Virgin Voyager fire

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Guinness

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Anyone actually stop to think about whether anyone got hurt rather than "Glad it was a Voyager" responses?

Once the media hears about it no doubt it will be more bad press for the Railways.....
 

AlexS

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I imagine not - with a fire on a train if totally necessary you can drop the handle and get every one off the train within about 5 minutes maximum. The fact it was in the station says it's fairly minor.
 

Julian G

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Chaz said:
Anyone actually stop to think about whether anyone got hurt rather than "Glad it was a Voyager" responses?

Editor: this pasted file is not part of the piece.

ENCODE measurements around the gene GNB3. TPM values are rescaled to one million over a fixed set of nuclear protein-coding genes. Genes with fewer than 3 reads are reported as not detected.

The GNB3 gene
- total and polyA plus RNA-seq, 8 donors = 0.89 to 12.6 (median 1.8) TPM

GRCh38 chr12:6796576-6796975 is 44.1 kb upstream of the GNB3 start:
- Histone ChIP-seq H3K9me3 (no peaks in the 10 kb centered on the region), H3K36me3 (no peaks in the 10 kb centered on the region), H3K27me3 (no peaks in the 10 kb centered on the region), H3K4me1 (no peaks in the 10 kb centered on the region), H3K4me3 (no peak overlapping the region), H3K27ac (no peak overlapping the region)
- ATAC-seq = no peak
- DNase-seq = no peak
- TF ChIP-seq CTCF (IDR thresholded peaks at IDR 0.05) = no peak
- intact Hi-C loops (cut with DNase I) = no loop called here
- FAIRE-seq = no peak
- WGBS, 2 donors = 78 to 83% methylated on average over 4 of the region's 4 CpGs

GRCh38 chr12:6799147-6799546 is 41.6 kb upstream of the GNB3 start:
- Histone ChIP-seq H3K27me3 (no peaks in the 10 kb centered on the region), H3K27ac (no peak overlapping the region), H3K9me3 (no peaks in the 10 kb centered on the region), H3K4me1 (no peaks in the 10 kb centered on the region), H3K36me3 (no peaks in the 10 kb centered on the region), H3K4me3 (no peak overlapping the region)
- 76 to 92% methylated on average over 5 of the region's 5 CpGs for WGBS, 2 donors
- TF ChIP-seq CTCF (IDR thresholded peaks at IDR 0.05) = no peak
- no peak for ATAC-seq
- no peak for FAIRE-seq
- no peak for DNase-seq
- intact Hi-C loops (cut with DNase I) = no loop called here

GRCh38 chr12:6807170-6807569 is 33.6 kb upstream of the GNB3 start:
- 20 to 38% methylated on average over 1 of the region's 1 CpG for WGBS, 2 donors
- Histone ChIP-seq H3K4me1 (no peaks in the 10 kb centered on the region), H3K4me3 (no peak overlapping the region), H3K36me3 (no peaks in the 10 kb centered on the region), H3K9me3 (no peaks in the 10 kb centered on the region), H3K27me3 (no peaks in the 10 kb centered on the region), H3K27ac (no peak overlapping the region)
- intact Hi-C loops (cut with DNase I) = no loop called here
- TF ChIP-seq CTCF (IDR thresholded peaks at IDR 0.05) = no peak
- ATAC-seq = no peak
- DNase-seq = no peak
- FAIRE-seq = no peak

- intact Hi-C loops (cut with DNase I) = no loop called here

Once the media hears about it no doubt it will be more bad press for the Railways.....
Yeah,Once again I agree with you ;)
Think about the people
How would you like it if you were in the Voyager with the flames?
 

devon_metro

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Julian G said:
Yeah,Once again I agree with you ;)
Think about the people
How would you like it if you were in the Voyager with the flames?
Worried. They are cramped, have no openable windows so you cant jump out. have doors that might not open if something went wrong and also have very thick glass!!
 

Julian G

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dvn1357 said: